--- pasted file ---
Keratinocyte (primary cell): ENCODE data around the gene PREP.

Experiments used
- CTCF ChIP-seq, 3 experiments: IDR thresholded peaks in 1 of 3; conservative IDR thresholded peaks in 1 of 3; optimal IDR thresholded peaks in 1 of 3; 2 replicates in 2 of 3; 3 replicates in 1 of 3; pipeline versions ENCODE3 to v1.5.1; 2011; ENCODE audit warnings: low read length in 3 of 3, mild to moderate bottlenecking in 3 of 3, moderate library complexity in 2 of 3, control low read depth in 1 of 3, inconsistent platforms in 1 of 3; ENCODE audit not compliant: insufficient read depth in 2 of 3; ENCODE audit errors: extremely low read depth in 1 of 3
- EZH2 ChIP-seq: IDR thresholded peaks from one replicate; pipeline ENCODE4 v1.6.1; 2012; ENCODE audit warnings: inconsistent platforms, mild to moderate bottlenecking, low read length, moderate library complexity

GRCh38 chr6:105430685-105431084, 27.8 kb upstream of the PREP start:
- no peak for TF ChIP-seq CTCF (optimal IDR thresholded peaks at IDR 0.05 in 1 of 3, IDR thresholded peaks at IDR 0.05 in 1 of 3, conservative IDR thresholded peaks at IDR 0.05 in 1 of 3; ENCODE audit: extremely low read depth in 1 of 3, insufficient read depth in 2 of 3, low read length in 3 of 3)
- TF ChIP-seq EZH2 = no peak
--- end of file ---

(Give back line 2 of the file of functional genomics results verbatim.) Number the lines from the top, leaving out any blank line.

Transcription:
Experiments used